Lumbopelvic Pain in Pregnancy

Incidence

Approximately 70% of women experience back or pelvic pain during pregnancy, known as lumbopelvic pain.  Lumbopelvic pain typically occurs later in pregnancy, between 5 – 7 months.

Women who have pre-existing low back pain prior to pregnancy, are at higher risk of developing pregnancy-related low back pain.  This can become debilitating, affecting the expectant mother’s ability to mobilise comfortably, sleep, work or socialise and can often lead to increased stress and anxiety.  In up to one-third of cases, lumbopelvic pain does not alleviate postpartum and can continue for up to 1 year.

What causes it?

Lumbopelvic pain during pregnancy can be multifactorial but is generally due to the changes which occur in the woman’s body during pregnancy.

These include:

  • Hormonal changes – increased relaxin and oestrogen create laxity in the ligaments which support the joints of the pelvis.
  • Weight gain – increased stresses on the lumbar spine and pelvis due to increased weight.
  • Postural changes – as the baby grows, the centre of gravity shifts further forward, causing the pelvis to tilt forward, which causes an increased curve of the lumbar spine.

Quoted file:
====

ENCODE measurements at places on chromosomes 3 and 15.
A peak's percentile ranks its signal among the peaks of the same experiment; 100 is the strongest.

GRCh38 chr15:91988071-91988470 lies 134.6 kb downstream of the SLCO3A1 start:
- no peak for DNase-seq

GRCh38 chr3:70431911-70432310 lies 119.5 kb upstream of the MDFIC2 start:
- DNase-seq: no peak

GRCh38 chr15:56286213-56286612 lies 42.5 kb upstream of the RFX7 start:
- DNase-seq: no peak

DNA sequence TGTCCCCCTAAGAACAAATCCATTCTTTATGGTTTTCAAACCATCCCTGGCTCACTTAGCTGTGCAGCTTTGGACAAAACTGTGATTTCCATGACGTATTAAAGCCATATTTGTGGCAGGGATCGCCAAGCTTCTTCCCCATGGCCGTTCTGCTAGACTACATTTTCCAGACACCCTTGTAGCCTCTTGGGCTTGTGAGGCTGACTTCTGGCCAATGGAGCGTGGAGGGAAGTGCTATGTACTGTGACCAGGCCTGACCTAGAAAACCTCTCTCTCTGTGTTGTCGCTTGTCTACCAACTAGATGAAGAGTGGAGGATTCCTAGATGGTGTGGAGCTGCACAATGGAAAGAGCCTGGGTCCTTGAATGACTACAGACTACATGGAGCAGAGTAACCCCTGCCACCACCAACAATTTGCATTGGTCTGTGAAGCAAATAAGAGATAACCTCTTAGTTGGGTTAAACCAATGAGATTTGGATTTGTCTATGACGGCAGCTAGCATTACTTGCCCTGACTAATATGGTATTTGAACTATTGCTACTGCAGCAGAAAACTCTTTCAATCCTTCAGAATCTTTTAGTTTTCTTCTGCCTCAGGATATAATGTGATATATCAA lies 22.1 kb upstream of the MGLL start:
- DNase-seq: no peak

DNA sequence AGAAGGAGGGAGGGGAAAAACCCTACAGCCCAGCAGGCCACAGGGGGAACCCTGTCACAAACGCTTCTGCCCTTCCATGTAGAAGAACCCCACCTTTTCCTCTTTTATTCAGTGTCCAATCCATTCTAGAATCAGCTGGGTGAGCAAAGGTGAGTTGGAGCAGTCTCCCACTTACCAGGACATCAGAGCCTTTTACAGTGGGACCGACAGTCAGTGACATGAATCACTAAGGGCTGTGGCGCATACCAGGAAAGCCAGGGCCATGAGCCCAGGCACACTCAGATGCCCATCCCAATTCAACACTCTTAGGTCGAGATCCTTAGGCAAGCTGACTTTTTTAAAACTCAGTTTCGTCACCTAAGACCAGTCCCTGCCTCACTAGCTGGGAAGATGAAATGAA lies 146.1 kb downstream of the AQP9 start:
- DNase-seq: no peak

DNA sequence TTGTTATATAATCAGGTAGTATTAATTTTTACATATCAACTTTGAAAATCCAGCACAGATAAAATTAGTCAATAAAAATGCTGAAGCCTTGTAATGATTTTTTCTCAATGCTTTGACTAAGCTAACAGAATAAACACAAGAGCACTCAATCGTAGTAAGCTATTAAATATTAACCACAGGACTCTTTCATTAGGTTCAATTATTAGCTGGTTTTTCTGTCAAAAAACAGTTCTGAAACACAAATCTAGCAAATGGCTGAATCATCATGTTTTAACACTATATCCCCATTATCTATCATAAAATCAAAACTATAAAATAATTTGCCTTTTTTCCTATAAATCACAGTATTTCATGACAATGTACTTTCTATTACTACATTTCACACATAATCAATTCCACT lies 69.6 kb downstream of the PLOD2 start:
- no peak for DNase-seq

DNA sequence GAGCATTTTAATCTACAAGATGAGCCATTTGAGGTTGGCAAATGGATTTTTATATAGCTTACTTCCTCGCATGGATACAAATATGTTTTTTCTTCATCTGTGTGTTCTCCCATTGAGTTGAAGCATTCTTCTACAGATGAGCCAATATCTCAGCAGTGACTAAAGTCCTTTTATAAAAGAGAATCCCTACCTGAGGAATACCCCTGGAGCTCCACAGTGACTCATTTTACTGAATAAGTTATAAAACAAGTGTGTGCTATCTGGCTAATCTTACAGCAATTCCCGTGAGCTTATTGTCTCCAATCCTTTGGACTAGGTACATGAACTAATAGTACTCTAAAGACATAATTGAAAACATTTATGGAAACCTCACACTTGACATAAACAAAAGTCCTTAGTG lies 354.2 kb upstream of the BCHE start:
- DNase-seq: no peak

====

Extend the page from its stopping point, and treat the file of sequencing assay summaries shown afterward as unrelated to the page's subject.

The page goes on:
Should I see a physiotherapist?

Physiotherapy can help to alleviate symptoms, through exercise prescription, advice on how to alter daily activities to reduce pain, education, bracing and manual techniques.

There are several things a woman can do to reduce and prevent lumbopelvic pain during pregnancy:

  • Avoid prolonged sitting – get up and move around regularly.
  • Avoid prolonged static standing – When preparing a meal you can alternate between sitting at the table and standing.
  • Avoid heavy lifting where possible – if lifting is necessary for childcare then ensure correct lifting technique i.e. avoid bending from the spine. Bend at the hips and knees and push through your heels to return to standing.
  • Ensure good sitting posture, particularly if you work in a desk-based role.
  • Exercise – This can be land-based such as walking or Pilates, or water-based such as swimming or aqua aerobics.

References

Pregnancy and Low Back Pain: Physical Therapy Can Reduce Back and Pelvic Pain During and After Pregnancy. (2014). Journal of Orthopaedic & Sports Physical Therapy, 44(7), 474–474. doi:10.2519/jospt.2014.0505

Water-gymnastics reduced the intensity of back/low back pain in pregnant women (Kihlstrand, B, Nilsson, & Axelsson, 1999)

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